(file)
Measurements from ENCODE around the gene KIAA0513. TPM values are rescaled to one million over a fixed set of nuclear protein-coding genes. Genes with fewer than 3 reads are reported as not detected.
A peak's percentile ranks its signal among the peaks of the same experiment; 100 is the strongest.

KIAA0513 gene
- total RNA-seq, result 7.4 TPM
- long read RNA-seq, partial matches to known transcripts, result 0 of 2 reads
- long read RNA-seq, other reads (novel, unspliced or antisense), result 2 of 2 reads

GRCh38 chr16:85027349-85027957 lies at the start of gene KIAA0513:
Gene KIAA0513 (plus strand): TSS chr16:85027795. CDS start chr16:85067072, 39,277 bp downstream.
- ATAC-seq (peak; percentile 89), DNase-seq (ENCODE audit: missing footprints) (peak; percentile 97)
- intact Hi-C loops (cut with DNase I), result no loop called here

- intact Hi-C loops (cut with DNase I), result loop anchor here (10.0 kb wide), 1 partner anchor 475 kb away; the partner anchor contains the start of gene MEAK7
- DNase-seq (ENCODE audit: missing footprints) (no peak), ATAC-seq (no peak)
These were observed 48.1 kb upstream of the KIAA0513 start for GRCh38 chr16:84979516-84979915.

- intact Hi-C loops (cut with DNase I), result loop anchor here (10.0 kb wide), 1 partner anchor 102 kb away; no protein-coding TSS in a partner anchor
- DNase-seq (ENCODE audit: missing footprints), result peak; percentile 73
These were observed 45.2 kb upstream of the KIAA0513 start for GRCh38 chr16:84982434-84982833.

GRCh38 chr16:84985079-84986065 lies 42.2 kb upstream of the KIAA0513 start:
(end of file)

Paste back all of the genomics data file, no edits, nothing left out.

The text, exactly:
Measurements from ENCODE around the gene KIAA0513. TPM values are rescaled to one million over a fixed set of nuclear protein-coding genes. Genes with fewer than 3 reads are reported as not detected.
A peak's percentile ranks its signal among the peaks of the same experiment; 100 is the strongest.

KIAA0513 gene
- total RNA-seq, result 7.4 TPM
- long read RNA-seq, partial matches to known transcripts, result 0 of 2 reads
- long read RNA-seq, other reads (novel, unspliced or antisense), result 2 of 2 reads

GRCh38 chr16:85027349-85027957 lies at the start of gene KIAA0513:
Gene KIAA0513 (plus strand): TSS chr16:85027795. CDS start chr16:85067072, 39,277 bp downstream.
- ATAC-seq (peak; percentile 89), DNase-seq (ENCODE audit: missing footprints) (peak; percentile 97)
- intact Hi-C loops (cut with DNase I), result no loop called here

- intact Hi-C loops (cut with DNase I), result loop anchor here (10.0 kb wide), 1 partner anchor 475 kb away; the partner anchor contains the start of gene MEAK7
- DNase-seq (ENCODE audit: missing footprints) (no peak), ATAC-seq (no peak)
These were observed 48.1 kb upstream of the KIAA0513 start for GRCh38 chr16:84979516-84979915.

- intact Hi-C loops (cut with DNase I), result loop anchor here (10.0 kb wide), 1 partner anchor 102 kb away; no protein-coding TSS in a partner anchor
- DNase-seq (ENCODE audit: missing footprints), result peak; percentile 73
These were observed 45.2 kb upstream of the KIAA0513 start for GRCh38 chr16:84982434-84982833.

GRCh38 chr16:84985079-84986065 lies 42.2 kb upstream of the KIAA0513 start: